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Local workers rebuild, restore Pacific Crest Trail

The Pacific Crest Trail is 2,650 miles of trail running from Mexico to Canada through California, Oregon and Washington. It is one of only 11 designated national scenic trails in the country. Thousands attempt to through-hike it, are members of the association dedicated to it, journal about it, and volunteer to work on it. And since 2003, flood damage has made it close to impassible along 45 miles on the south end of Glacier Peak Wilderness, about 25 miles southeast of Darrington, Wash.  But thanks to beefed up trail crews and $150,000 Recovery money, Darrington Ranger District of the Mt. Baker-Snoqualmie National Forest has made headway this summer on repairs and backlog maintenance. With this work and another project including involving a new bridge and 3.5 miles of  new trail being completed by contract crews, the PCT should be largely repaired by the end of next summer.

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Local students learn, work outdoors

When summer comes, learning doesn’t stop for high school students taking part in the North Cascades Institutes Wild program. Teens from around Puget Sound get a new perspective on outdoor education and leadership development through camping, hiking and working in the North Cascades National Park and the Mt. Baker-Snoqualmie National Forest.

Wild is a program that introduces students to nature, stewardship and community. “Our aim is to connect youth to wild places by fostering the development of stewardship ethics while building awareness for wilderness and public lands,” said Amy Brown, NCI Wild coordinator.

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Volunteers maintain forest trails from horseback

The day starts early for the Backcountry Horsemen. First the stock must be fed and watered: horses and mules need two hours after eating before they can be rode. After the horsemen get their breakfast the animals must be tacked, saddled and loaded with tools and equipment. But this is nothing new, it is how forest trails in the west were originally built and maintained.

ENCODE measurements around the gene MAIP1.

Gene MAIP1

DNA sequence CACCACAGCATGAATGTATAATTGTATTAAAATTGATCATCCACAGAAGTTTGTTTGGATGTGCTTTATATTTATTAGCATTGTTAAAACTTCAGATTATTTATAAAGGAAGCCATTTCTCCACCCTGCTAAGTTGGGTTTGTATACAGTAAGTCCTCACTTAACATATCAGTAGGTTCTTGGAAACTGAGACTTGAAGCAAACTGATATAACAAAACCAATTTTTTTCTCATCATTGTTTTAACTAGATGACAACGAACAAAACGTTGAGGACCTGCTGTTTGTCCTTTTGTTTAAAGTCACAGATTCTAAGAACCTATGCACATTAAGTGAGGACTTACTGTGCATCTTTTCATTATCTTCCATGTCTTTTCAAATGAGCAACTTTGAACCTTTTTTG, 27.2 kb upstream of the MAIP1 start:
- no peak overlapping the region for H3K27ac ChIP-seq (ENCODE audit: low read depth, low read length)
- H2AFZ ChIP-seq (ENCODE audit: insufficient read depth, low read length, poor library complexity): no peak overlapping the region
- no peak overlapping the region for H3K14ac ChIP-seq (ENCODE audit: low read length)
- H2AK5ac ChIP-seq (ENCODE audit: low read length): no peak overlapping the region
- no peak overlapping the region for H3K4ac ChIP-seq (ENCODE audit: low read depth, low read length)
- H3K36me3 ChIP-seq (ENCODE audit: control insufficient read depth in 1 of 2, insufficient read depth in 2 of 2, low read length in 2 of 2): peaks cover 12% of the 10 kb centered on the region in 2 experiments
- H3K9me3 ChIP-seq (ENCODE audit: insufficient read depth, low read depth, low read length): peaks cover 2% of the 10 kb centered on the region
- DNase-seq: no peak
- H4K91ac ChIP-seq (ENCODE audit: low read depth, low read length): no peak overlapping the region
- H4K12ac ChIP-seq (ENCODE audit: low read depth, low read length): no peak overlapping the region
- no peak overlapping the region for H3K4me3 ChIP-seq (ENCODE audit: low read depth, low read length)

By 8 o’clock the crews were saddled and heading to Echo Lake and Arch Rock Trail inside the Norse Peak Wilderness Area on the Mt. Baker-Snoqualmie National Forest. The Backcountry Horsemen’s annual tri-chapter work party brought together 30 people and more than 40 mules and horses.

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 Guard School transforms students into wildland firefighters

Wildland firefighters have a tough job: they work 16 hours a day, enduring hot, smoky, dusty conditions with little sleep, digging line, hauling hose and setting backfires day after day for up to two weeks at a stretch.  As summer starts, so does the beginning of fire season. Last June 10 students spent a week in Darrington, Wash., learning how to fight fires at Guard School.  They finished on a Sunday, and next week the Mt. Baker Initial Attack crew will be on their way to Alaska, Arizona or anywhere where there is a forest fire, or even a national disaster.

Most of the students, ranging in age 18 to 22, came from the area; some are from Seattle.  Their supervisor, Gerald Williams, trains six to eight new crew members every year to form his 20-person hand crew.  He is with the Mt. Baker-Snoqualmie National Forest.

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Long-term volunteers give time, talent

Don and Joy Lambert are in their 80s, and they are thinking about maybe retiring someday, again.  Only this time from more than 20 years of volunteering for the Mt. Baker-Snoqualmie National Forest.

Shortly after starting work in 1989 for the Snoqualmie Ranger District, Mary Coughlin couldn’t help but notice piles of neatly stacked garbage bags at the Ranger Creek airstrip during her routine rounds.  Ranger Creek was full of trash: old barrels, sheet metal, bottles and other camping remnants. Coughlin, the public services specialist for the district, encountered Don and Joy working at Ranger Creek soon after and signed them up as volunteers. 

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Estuary Soup – A recipe for environmental learning

Getting people outside to experience nature up-close requires a bit of ingenuity, determination, and a dose of estuary soup. And although the day started in typical Seattle fashion, rainy and overcast, more than a 100 people visited the first Migratory Bird Festival at Padilla Bay National Estuarine Research Reserve last April.

Several natural resource agencies sponsored an outing for elders and youth from the International District in downtown Seattle and youth with the Kulshan Creek Neighborhood Kids program, which exposes Hispanic kids to the outdoors and careers in natural sciences. “The appreciation of nature is the connection I want them to go home with,” said Jim Chu, international programs specialist with the Forest Service and one of the sponsors.

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Firefighters hit Seattle schools